A few days in the Dales - Day One: Scafell Pike and Scafell

This weekend we headed up to Wasdale Head in the Lake District. I'd booked the National Trust campsite months before so we were incredibly lucky to have such stunning weather for the duration. As we were going to run as much of the routes as possible I just took my iPhone with me rather than the Nikon Z6.


Day 1 Rather than climbing the quick (and dull) direct route from the campsite we ran along the valley, past the Wasdale Head Inn, and started the ascent of the path above Lingmell Beck towards Styhead Tarn


I thought we would be able to run a large part of the path up the side of Great Gable but not only was it a lot steeper than expected (and I expected it to be steep) but also the running wasn't easy  as a lot of loose scree covered the path so we soon started a steady walk instead.


The views as we rapidly ascended were spectacular. I've walked these mountains quite a few times over the years but have never seen it so clear.


We headed down to Styhead Tarn for a look then turned back on ourselves and took the Corridor Route towards Scafell Pike


The final climb from the Corridor Route to a ridge just before Scafell Pike includes a fair bit of scrambling but its quite secure underfoot and just needs a lot of legwork to get over.


Well worth it just for the views though. Breathtaking.

Finally we made it up to the top of the highest mountain in England - along with most of the population of England!


A quick sandwich and we were off again, descending quickly to Mickledore and the soul destroying descent in front of Broad Stand before the climb back up to Scafell. I've walked and run this a number of times in both directions, most recently a couple of years ago running from Scafell to Scafell Pike,  but completely forgot about the technical climb (up what is at the moment a waterfall) to Scafell. The route isn't bad with plenty of foot and handholds but the added bonus of water rushing past in places made it an ascent to remember!


Above this there was one more climb to the top of Scafell and, we hoped, a nice gentle run down the side towards Burnmoor Tarn before doubling back and heading to the campsite.


Unfortunately the descent was horrible. Loose scree, large rocks and marsh made it all but impossible to run any length of time without risk of twisted ankles or knees. Eventually we reached the valley, found good springy grass paths and could run the last few miles home. In contrast to Scafell Pike we hardly saw anyone on Scafell and no one at all on our route down from the mountain.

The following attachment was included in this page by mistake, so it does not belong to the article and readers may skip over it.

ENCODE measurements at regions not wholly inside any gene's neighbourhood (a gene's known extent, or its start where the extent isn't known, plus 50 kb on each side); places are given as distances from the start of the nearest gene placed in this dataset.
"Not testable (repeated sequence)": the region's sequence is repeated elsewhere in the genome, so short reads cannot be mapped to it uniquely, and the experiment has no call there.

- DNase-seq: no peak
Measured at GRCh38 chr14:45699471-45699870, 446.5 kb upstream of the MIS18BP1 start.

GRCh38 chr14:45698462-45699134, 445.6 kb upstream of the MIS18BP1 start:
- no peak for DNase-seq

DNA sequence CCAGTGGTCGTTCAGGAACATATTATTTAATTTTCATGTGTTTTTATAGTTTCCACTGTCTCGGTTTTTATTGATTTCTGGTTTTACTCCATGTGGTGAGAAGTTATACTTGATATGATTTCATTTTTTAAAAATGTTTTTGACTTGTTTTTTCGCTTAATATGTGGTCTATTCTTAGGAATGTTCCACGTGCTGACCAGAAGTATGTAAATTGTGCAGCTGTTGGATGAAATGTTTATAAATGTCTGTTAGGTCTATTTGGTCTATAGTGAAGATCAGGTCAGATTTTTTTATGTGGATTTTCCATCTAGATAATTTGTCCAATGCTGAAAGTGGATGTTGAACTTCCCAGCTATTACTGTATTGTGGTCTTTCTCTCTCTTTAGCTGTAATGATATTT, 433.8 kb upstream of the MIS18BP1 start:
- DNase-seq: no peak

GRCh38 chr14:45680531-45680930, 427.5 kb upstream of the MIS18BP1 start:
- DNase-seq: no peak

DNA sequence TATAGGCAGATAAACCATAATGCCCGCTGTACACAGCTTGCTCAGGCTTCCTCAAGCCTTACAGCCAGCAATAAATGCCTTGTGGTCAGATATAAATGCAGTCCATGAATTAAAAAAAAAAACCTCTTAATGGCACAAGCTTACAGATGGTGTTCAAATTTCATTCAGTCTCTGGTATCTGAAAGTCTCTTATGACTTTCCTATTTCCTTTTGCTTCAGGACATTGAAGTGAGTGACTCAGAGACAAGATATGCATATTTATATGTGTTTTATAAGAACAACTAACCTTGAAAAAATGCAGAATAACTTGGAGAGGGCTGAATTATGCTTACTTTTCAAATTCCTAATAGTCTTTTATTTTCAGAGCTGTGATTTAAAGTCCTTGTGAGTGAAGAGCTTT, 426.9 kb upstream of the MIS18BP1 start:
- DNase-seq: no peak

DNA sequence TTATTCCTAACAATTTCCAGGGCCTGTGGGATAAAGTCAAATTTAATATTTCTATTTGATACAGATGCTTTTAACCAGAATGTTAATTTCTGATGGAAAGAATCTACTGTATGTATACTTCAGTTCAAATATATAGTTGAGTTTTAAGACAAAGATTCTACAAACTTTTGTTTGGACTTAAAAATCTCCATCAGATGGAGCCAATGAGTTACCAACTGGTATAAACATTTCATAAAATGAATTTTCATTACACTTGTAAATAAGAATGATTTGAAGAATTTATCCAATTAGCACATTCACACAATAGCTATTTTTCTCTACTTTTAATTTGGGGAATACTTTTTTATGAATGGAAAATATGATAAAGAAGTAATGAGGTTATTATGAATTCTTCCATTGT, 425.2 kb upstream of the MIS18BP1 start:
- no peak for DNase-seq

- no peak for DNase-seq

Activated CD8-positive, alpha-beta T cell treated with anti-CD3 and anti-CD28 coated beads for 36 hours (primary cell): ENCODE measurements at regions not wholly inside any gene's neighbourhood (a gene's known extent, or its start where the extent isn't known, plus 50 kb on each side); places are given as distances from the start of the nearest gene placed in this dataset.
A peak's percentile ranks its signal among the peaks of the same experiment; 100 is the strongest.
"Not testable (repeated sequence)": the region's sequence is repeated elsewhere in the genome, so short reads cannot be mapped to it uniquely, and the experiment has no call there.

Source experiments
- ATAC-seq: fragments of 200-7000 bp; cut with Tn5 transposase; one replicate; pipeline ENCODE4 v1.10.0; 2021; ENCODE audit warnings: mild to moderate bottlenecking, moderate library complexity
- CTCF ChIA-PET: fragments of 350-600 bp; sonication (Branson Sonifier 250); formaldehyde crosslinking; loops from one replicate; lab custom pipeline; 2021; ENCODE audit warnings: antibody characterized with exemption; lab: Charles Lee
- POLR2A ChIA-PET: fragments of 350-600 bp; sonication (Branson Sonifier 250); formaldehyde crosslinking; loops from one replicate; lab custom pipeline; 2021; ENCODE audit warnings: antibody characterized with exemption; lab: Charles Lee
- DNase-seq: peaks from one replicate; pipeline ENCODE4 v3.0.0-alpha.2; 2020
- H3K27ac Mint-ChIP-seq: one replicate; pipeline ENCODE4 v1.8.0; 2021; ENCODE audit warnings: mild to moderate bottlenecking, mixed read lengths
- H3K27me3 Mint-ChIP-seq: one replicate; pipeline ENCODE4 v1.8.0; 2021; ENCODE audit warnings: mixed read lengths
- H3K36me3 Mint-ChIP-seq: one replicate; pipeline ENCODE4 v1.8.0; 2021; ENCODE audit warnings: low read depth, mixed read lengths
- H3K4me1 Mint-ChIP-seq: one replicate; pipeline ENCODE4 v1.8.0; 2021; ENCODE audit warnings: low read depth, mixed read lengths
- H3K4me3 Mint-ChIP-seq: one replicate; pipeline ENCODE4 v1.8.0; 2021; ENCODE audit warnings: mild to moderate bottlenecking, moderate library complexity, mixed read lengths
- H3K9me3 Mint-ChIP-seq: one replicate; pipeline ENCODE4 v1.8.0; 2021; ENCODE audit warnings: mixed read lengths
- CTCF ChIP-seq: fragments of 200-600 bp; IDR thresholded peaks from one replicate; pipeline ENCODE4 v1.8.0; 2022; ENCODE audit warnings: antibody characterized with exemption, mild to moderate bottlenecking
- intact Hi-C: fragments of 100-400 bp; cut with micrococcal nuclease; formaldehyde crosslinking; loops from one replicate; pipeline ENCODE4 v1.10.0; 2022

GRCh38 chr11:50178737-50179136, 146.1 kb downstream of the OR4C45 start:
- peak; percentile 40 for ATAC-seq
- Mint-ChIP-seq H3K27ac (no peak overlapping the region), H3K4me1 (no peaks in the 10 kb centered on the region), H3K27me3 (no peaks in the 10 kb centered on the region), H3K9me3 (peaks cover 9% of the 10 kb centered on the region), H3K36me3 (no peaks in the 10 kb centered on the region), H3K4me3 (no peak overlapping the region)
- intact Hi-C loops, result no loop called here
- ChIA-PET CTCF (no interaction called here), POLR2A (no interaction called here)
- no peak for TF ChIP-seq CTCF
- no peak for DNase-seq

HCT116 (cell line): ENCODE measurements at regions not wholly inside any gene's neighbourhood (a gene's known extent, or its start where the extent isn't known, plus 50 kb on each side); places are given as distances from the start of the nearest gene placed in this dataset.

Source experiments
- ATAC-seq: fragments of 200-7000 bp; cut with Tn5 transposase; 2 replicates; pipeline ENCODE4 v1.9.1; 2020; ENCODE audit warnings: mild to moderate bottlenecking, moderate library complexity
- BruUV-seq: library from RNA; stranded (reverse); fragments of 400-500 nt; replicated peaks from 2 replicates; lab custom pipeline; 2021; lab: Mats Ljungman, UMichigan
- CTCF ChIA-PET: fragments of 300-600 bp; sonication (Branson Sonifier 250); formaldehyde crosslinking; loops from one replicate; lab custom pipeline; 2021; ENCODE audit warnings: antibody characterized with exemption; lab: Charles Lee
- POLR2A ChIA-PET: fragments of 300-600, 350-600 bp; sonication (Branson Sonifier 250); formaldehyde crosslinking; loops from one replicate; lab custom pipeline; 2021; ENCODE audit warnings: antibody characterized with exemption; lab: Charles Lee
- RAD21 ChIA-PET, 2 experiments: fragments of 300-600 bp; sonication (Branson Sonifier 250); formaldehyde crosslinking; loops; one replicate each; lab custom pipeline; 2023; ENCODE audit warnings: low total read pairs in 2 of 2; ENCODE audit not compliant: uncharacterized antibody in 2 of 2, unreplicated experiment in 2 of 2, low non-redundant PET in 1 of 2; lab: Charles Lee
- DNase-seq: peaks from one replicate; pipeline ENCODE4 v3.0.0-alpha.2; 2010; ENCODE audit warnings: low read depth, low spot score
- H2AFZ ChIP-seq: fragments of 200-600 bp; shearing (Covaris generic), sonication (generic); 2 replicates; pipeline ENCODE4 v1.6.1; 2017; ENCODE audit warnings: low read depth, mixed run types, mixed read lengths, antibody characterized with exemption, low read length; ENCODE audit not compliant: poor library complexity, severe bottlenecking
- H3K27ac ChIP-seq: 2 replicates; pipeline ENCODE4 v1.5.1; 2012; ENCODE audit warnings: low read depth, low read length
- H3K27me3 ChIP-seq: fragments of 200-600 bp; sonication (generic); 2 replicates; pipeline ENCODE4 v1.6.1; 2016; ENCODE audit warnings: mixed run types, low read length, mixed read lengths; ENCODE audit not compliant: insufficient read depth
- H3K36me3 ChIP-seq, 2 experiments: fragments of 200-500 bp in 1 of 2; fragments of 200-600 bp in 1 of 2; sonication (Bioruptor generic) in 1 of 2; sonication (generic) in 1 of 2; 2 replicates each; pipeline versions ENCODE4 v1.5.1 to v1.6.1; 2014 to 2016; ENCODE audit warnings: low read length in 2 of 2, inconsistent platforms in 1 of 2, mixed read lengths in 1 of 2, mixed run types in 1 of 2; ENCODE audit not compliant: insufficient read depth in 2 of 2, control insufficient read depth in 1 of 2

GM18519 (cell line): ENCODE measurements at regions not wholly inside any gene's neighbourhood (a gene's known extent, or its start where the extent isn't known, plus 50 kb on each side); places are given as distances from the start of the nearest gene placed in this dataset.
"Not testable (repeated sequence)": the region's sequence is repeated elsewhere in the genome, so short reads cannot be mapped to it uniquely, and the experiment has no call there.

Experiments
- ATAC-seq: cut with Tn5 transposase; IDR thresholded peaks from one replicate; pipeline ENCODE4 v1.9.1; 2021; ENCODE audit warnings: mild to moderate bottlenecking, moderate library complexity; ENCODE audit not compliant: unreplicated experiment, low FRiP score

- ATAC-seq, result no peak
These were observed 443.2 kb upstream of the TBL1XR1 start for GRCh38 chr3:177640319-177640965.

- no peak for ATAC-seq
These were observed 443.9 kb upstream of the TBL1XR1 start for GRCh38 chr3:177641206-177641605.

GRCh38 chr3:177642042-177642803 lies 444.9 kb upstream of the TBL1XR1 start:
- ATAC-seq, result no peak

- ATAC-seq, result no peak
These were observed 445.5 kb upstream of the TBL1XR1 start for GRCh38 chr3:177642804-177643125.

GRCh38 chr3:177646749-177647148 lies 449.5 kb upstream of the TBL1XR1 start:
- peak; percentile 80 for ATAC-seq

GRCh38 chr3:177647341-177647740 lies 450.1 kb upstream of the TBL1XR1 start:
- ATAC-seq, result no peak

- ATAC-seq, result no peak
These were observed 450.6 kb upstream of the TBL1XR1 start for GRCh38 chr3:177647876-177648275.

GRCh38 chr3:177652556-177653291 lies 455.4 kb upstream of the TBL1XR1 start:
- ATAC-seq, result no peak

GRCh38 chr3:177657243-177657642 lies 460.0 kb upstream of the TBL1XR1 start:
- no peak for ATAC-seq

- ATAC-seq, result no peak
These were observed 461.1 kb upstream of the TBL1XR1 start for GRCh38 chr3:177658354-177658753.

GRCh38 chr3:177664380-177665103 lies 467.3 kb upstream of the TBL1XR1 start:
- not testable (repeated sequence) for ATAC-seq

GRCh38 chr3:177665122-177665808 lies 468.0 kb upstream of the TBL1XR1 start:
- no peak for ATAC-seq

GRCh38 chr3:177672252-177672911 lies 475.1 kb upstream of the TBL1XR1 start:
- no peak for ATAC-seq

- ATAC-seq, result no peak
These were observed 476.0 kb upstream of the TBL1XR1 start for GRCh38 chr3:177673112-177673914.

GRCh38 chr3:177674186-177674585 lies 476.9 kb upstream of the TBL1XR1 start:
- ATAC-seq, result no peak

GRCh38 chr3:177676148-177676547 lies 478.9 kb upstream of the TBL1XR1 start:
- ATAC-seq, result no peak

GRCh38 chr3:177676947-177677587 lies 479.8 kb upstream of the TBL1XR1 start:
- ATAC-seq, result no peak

Which just shows how much pressure there is on one tiny part of the Lakes and how much walkers are missing by heading to this one, albeit iconic, spot. We got down just before sunset and headed back to camp for a much needed shower and food. A great first day in the mountains.


Kit: People tend to ask what to wear and what to take trail running, especially up mountains. The simple answer is be sensible. The weather, as mentioned above, was glorious, but it doesn't always stay that way. Ive been up in clear conditions and mist and fog has rolled in and made visibility no existent. So I tend to favour the worst case scenario. I have an Ultimate Direction Fast Pack that fits a lot in it but also rolls down quite small if its not filled. In this I had a waterproof jacket, long sleeved running shirt, hat, gloves and torch. I also had a foil blanket and a survival bag. It may seem extreme but a friend of mine stepped off a path climbing Snowdon a few years ago and broke his ankle. Luckily he could crawl into his survival bag until the helicopter came to rescue him. Its a little heavy but worth it for the reassurance. I stole the whistle from my UD race vest and carried a physical map of the area along with the route planned out on my watch and also on the OS app on my phone.

The all important shoe question: I wear Hoka One One Speedgoats and Charmain wore Brooks Cascadias. Both stood up very well to the scrambling and loose conditions both on ascents and descents.

Matt Fowler is a professional photographer based in High Wycombe, Buckinghamshire. Specialising in internal and external communications photography, events, portraits, Public Relations, architecture, commercial photography.  All pictures © matt fowler photography